Well, I have a pair of Pentax ZX-Ms that I use for film photography,
    semi-serious, as well as point-and-shoot family stuff, and also have
    that same zoom. I finally retired my medium format gear and got a
    digicam. After looking around, and wanting something not quite
    professional grade, with some capabilities of "manual" operation, as
    well as good resolution, I got the Olympus C-5000, which as various
    storage modes with all sorts of different resolution. I did get a
    bigger memory card, and a spare battery. Works for me..
     
    Paul W. Ross, Jun 9, 2004
    #8
  9. rocketman58

    bagal Guest

    Hi rocketman58

    Have you tied asking friends, family and colleagues?

    The reason I ask is becasue there does seem to be a very strong upsurge in
    digital camera owners.

    One particular (and local) effect I noticed is that people are buying on
    experiential basis I mean they go by poersonal recommendation of friends or
    family based on what the print outs look like.

    If any marketing bods are reading this I reckon a personal recommendation
    strategy may not be a bad thing at all.

    das B
     
    bagal, Jun 9, 2004
    #9
  10. rocketman58

    Paul H. Guest


    The Wizard's having a special on that camera right now in the Land of Oz!
    It's only $2.98 U.S., and a real gold brick from the famous Yellow Brick
    Road is included with every purchase!

    Just tell him Toto sent you and he'll knock 10% off his already
    too-low-to-print prices...
     
    Paul H., Jun 11, 2004
    #10
  11. rocketman58

    TheMage Guest

    I think the most salient point is the following criteria:

    [emphasis mine]

    .......the "Looks like it was from film" part is extremely dependent on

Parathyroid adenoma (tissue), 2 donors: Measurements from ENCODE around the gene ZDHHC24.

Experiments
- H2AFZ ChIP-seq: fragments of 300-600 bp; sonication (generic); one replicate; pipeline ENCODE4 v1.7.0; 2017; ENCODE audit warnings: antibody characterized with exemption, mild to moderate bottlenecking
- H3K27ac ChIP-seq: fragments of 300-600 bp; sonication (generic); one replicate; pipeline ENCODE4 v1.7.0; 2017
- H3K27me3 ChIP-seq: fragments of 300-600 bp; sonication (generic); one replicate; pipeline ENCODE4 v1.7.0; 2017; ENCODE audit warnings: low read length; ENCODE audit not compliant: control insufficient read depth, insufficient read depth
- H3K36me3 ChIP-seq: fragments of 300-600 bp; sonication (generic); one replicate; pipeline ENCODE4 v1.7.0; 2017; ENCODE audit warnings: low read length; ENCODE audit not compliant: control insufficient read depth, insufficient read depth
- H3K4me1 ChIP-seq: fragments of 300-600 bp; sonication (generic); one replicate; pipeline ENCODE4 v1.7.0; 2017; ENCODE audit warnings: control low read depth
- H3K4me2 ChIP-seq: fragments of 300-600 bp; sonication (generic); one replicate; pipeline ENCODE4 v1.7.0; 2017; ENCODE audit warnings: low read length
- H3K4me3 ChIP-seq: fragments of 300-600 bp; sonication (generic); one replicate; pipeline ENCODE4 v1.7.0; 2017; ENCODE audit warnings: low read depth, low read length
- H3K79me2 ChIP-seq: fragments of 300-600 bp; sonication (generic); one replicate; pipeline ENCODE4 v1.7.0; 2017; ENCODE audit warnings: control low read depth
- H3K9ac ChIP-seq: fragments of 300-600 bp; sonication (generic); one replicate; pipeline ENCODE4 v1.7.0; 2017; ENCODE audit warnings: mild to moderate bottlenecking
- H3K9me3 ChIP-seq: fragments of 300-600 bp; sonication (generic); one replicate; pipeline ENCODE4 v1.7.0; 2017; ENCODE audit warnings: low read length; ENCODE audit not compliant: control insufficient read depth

the PRINTING quality, software and media. Think about how you're
    going to get the printout if that's what you're after. My 2MP Minolta
    Dimage X20 takes breathtaking pics when rendered on my computer screen
    (standard detail setting, 1600x1200 pixels). But the difference in
    quality when printed out is dependent on which printer I use and what
    ICC profile I have loaded while digitally correcting colors.

    If you don't want to spend a fortune, Adobe Elements is a good
    consumer level program that allows you to change ICC's and pick your
    Color Management options from quite a long list. It also lets you
    change the document resolution without recalculating the number of
    pixels (which leads to bad quality).

    However, you can find professional printers that will print pics at
    about 20 to 30 cents per print. If you send them a CD with 100 pics
    on it four times a year... well you can figure the math. That's way
    cheaper than film+developing+printing, in my opinion. A pro print
    shop will save you hours of time setting up printing options at home,
    and you'd have to use them for longer than 3 years to pay the amount
    you'd have to pay to get a decent printer at home. Plus, photo paper
    isn't cheap.

    The Mage
     
    TheMage, Jun 11, 2004
    #11